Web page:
Before moving on to the book review, here’s an update on an item I mentioned in last Friday’s Slumgullion column. Bangles vocalist-guitarist Vicki Peterson and Susan Cowsill of The Cowsills will be recording a CD together under the name The Psycho Sisters. They’re asking for funds via the Kickstarter site. With 18 days to go, it looks like a safe bet The Psycho Sisters will reach their goal of $7,000 since they’re already at the $5,587 mark. There are some interesting perks for helping out. Peterson and Cowsill were also members of the alt rock/Americana supergroup, The Continental Drifters.
Also, another bit that came to my attention after I posted last Friday’s Slumgullion: Crawpuppies, whose 2011 release, World’s Much Bigger, was a top notch collection of Midwestern rock and power pop tunes, have a gig this Thursday night, March 8th, at the Elbo Room at 2012 N. Lincoln Avenue. They’ll be supporting up-and-coming Country & Western singer-guitarist Danika Holmes. The power pop band Five Star Deluxe and grunge/alt rock band ALMA (A Life More Acceptable) are also on the bill.
And now on to noted critic Tyler McMahon’s novel, How The Mistakes Were Made. This is the second book I’ve read about a young woman singer in an alt-rock band; Stephanie Kuehnert’s compelling I Wanna Be Your Joey Ramone being the first. Hopefully, there’s still some room out there for my novel about a female punk rock singer, which I’ll be finishing soon. Note: A slightly shorter version of this review originally appeared in the Illinois Entertainer.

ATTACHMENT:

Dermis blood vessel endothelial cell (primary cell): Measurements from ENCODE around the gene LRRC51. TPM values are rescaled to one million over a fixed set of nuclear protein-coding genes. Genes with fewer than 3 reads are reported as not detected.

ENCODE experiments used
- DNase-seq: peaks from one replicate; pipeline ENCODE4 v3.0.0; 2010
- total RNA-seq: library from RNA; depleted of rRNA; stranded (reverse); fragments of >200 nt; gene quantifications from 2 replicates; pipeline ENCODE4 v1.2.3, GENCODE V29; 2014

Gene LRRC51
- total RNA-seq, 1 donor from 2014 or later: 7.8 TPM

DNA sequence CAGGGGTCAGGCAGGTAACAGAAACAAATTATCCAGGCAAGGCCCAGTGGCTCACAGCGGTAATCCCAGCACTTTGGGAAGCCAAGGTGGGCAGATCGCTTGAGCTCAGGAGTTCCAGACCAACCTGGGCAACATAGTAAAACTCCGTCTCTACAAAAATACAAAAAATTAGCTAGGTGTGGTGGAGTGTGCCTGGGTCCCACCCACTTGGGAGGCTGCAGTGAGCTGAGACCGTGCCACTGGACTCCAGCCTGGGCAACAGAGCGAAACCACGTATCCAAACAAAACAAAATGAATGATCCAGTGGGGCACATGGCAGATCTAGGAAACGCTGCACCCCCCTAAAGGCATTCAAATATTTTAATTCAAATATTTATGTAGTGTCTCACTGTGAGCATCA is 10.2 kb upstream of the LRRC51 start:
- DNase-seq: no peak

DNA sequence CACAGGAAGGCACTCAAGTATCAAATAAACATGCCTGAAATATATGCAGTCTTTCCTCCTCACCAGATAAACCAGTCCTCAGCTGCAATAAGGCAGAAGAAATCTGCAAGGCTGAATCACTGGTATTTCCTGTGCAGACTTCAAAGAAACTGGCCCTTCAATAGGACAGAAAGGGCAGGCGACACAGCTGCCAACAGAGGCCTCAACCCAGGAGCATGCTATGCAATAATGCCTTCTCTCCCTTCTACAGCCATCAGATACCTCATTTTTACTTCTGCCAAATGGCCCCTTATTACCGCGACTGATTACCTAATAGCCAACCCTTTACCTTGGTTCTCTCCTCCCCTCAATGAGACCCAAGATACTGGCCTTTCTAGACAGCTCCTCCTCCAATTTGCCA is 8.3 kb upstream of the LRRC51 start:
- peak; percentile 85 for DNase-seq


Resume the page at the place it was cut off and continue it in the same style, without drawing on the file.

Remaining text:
Tyler McMahon’s novel How The Mistakes Were Made takes the form of a tell-all autobiography by a fictional punk rock legend named Laura Loss. Writing in first person as Loss, McMahon kicks things off with a double mystery. One involves her role in the demise of her most recent band, The Mistakes and the other concerns the tragic fate of brother Anthony, the charismatic founder of her first band , SCC.
The bulk of the novel is Loss’s account of how she formed The Mistakes with vocalist-bassist Nathan and guitarist Sean, a pair of naive but gifted country boys who literally show up on her doorstep after having met her a few months earlier at a club. Every other chapter gives a brief glance at her performances with her brother’s hardcore band, her deep bond with him, and his love-hate relationship with the fans who ultimately betray him. Surprisingly, McMahon doesn’t make Loss the driving force in either band. As a young newcomer, she takes a back seat to Anthony in SCC, and is almost immediately eclipsed talent-wise by Sean and Nathan in The Mistakes. That diminishes her appeal somewhat for the reader.
The occasional references to Nirvana effectively establish the time and place of the novel and add authenticity to The Mistakes’ similarly unexpected rise to the top of the Billboard charts. The band is undone by the usual pitfalls of alcohol abuse and tension among its members, and it doesn’t help that Loss has sex with both Sean and Nathan. The affairs take a particularly heavy toll on the already emotionally stunted Sean, who like Loss’s brother Anthony, seemed doomed from the start.
McMahon resolves the twin mysteries in the emotional final chapters of How The Mistakes Were Made, and along the way creates a compelling if occasionally over-the-top portrait of rock musicians on the road and in the recording studio. Loss doesn’t quite acquit herself of the accusations heaped on her by the media and devoted followers of The Mistakes, but most readers will embrace her as a sympathetic and believable character.